alexa Is there a Role for IV Dexamethasone in Perioperative Pain Management? | Open Access Journals
ISSN: 2167-0846
Journal of Pain & Relief
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Is there a Role for IV Dexamethasone in Perioperative Pain Management?

Alimorad G Djalali*
Director of Abdominal Surgery Rotation, Department of Anesthesiology, Stanford University, USA
Corresponding Author : Alimorad G Djalali
Assistant Professor
Director of Abdominal Surgery Rotation
Department of Anesthesiology
300 Pasteur Dr, Rm H3580 MC 5640
Stanford, CA 94305, Stanford University, USA
E-mail: [email protected]
Received August 05, 2012; Accepted August 06, 2012; Published August 08, 2012
Citation: Djalali AG (2012) Is there a Role for IV Dexamethasone in Perioperative Pain Management? J Pain Relief 1:e113. doi: 10.4172/2167-0846.1000e113
Copyright: © 2012 Djalali AG. This is an open-access article distributed under the terms of the Creative Commons Attribution License, which permits unrestricted use, distribution, and reproduction in any medium, provided the original author and source are credited.

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Abstract

More than twelve years after the Joint Commission on Accreditation of Healthcare Organizations (JCAHO) declared freedom from pain as a quasi human right, treatment of postoperative pain is still a major challenge for providers caring for surgical patients. Patient’s hospital experiences are strongly influenced by their perception of pain management and their provider’s competency to ease pain. In spite of numerous publications “demonizing” the adverse effects of opioids, opioids deservedly remain the major pain treatment modality in our daily anesthesia practice. We must admit that a true alternative to opioids is not yet found. A multimodal approach to the treatment of pain is the current and preferred concept of acute and chronic pain management. By combining opioids with other nonopioid adjuncts, such as gabapentin, pregabalin, ketamine, clonidine, etc., providers seek to reduce the opioid dose by utilizing the additive or synergistic effect of non-opioid substances.

More than twelve years after the Joint Commission on Accreditation of Healthcare Organizations (JCAHO) declared freedom from pain as a quasi human right, treatment of postoperative pain is still a major challenge for providers caring for surgical patients [1].
Patient’s hospital experiences are strongly influenced by their perception of pain management and their provider’s competency to ease pain [2].
In spite of numerous publications “demonizing” the adverse effects of opioids, opioids deservedly remain the major pain treatment modality in our daily anesthesia practice [3]. We must admit that a true alternative to opioids is not yet found. A multimodal approach to the treatment of pain is the current and preferred concept of acute and chronic pain management. By combining opioids with other nonopioid adjuncts, such as gabapentin, pregabalin, ketamine, clonidine, etc., providers seek to reduce the opioid dose by utilizing the additive or synergistic effect of non-opioid substances [4,5].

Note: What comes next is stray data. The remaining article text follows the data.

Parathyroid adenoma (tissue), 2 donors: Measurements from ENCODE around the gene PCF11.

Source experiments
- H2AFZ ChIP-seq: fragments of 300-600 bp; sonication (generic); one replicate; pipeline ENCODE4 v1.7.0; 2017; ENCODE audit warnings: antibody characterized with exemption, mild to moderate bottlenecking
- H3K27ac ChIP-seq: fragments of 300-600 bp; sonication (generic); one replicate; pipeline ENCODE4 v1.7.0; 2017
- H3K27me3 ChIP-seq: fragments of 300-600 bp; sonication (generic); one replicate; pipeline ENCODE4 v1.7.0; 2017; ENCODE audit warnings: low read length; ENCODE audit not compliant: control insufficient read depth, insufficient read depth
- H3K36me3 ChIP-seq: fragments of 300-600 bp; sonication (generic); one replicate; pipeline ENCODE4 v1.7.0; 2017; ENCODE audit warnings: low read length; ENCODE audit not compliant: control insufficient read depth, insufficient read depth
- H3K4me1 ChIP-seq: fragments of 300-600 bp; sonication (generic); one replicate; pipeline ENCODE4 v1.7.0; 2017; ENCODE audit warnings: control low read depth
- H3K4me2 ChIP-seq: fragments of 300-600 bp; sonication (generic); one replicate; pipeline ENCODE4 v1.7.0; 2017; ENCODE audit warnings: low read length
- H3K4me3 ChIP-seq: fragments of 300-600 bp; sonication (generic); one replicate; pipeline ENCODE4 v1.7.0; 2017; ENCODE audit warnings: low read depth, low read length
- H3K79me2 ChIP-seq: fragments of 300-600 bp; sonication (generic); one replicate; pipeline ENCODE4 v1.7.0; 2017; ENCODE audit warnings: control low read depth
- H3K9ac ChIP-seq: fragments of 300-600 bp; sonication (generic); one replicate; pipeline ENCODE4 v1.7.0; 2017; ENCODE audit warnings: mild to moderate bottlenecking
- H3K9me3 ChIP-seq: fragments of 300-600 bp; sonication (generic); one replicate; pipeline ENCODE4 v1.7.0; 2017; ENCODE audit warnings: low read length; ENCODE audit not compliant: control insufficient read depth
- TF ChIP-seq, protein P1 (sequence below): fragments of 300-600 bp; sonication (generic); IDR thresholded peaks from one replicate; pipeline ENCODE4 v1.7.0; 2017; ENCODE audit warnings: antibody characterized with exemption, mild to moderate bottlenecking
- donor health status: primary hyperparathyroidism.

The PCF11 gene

Following the trend in the literature, a single, IV dose of dexamethasone can be added to the list of adjuncts for pain treatment.
Dexamethasone is a potent steroid with a safe record of side effects [6]. It is best known intraoperatively as an anti-inflammatory agent that reduces tissue edema due to surgical trauma, and as a proven antiemetic. Dexamethasone’s antiemetic property is well-established. The mechanism of action is probably due to reduction of circulating inflammatory mediators that can stimulate the chemoreceptor trigger zone in brain. In addition, the antagonistic effect of dexamethasone on 5-HT receptors may explain its antiemetic capability [7,8]. Yet, the exact antiemetic mechanism of action remains elusive.
A single dose of dexamethasone has been shown to shorten recovery time from surgical procedures and reduce postoperative pain scores [9,10]. These lower scores can be explained by the fact that dexamethasone suppresses prostaglandin production and reduces postoperative tissue edema [11]. Exactly how dexamethasone reduces postoperative pain is based on assumptions that have not been thoroughly elaborated. Nevertheless, a recent meta-analysis underscored the effectiveness of single-dose dexamethasone for postoperative pain control as an adjunct to other pain medications [12].
There is an ongoing debate about the degree to which steroids, including dexamethasone, have adverse effects on patients undergoing major surgeries. One concerning effect is increased risk of surgical wound infection because steroids directly suppress the immune response and elevate a patient’s glucose level. Other rare but possible adverse effects are gastric ulceration and suppression of adrenal gland activity. Also the time of administration matters. Dexamethasone was found to reduce postoperative pain more effectively when given at least an hour prior to surgery or prior to anesthesia induction [14].
In summary, 8 mg of dexamethasone, given shortly prior to surgery is a safe, effective, and inexpensive choice to reduce post-operative pain and (PONV) in lieu of the available data. In patients with uncontrolled diabetes, adrenal gland disorders and other endocrinopathies, dexamethasone should be used judiciously.
Further studies are necessary to establish the minimum effective dose of dexamethasone and the best timing for its application in perioperative setting.
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